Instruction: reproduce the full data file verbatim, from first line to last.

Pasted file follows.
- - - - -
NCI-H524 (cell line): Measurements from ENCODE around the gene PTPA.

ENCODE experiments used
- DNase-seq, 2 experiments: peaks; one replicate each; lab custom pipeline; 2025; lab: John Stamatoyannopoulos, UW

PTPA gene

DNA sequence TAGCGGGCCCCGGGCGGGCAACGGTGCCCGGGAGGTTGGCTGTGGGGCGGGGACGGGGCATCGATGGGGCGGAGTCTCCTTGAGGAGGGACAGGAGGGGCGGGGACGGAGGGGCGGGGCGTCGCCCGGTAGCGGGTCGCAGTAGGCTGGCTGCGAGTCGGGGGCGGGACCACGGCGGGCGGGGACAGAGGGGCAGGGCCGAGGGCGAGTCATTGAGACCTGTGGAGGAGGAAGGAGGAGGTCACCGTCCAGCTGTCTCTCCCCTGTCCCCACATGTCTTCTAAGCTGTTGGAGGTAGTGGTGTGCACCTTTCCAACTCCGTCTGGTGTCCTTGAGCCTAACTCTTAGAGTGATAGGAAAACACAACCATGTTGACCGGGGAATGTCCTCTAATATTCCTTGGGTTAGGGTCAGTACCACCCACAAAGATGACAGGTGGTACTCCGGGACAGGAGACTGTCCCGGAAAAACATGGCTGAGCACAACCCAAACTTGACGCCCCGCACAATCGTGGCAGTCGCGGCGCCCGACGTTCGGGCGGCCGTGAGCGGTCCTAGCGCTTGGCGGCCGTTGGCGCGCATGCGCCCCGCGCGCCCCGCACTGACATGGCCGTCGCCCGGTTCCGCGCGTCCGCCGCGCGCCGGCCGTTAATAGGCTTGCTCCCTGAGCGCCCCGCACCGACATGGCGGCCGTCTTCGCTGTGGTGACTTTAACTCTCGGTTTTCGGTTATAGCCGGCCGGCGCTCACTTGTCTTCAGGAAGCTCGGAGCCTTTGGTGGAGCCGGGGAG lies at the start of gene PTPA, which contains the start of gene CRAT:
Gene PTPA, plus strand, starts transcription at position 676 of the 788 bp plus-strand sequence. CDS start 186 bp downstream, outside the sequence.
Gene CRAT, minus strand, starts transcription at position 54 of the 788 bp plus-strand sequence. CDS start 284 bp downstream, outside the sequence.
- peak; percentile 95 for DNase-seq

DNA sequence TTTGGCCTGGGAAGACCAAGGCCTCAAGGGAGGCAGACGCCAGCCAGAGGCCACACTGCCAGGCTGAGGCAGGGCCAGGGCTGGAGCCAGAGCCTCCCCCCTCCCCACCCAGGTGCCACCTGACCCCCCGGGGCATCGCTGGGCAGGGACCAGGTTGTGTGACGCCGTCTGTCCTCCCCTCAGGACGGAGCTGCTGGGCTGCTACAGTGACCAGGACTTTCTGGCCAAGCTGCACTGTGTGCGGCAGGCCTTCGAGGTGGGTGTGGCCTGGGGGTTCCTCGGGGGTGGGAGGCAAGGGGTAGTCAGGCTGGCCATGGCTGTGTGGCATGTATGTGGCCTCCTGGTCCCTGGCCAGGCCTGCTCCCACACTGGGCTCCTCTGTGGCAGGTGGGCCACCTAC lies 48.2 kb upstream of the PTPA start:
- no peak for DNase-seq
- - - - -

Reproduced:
NCI-H524 (cell line): Measurements from ENCODE around the gene PTPA.

ENCODE experiments used
- DNase-seq, 2 experiments: peaks; one replicate each; lab custom pipeline; 2025; lab: John Stamatoyannopoulos, UW

PTPA gene

DNA sequence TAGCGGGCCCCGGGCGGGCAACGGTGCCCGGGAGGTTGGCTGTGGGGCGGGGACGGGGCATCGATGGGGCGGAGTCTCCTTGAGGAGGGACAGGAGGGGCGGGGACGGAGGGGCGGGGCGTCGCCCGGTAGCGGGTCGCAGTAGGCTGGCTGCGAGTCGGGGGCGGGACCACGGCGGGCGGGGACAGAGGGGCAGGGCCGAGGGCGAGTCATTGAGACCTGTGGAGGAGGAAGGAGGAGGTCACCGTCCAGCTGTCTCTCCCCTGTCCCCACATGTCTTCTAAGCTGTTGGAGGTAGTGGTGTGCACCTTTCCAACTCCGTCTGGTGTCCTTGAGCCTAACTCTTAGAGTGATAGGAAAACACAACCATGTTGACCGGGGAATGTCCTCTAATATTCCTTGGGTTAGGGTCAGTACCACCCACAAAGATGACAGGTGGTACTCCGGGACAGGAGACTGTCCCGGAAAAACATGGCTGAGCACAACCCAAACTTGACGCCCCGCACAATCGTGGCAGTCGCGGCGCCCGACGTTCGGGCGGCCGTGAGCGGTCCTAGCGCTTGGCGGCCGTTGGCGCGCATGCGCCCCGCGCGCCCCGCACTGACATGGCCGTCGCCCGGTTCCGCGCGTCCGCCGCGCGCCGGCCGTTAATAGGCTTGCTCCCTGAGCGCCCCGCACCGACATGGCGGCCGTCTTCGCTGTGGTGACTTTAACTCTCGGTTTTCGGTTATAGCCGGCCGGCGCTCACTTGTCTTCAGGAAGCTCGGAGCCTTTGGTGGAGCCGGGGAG lies at the start of gene PTPA, which contains the start of gene CRAT:
Gene PTPA, plus strand, starts transcription at position 676 of the 788 bp plus-strand sequence. CDS start 186 bp downstream, outside the sequence.
Gene CRAT, minus strand, starts transcription at position 54 of the 788 bp plus-strand sequence. CDS start 284 bp downstream, outside the sequence.
- peak; percentile 95 for DNase-seq

DNA sequence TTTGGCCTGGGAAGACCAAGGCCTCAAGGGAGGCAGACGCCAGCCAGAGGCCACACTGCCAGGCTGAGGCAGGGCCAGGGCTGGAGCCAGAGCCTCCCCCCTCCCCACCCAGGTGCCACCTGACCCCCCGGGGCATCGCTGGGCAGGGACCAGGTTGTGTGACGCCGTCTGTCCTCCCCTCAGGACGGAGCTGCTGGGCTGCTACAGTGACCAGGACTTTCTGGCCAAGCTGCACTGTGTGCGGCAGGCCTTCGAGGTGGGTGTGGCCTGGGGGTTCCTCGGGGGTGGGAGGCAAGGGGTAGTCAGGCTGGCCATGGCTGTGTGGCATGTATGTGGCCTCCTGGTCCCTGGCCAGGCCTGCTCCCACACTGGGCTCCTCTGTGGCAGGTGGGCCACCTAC lies 48.2 kb upstream of the PTPA start:
- no peak for DNase-seq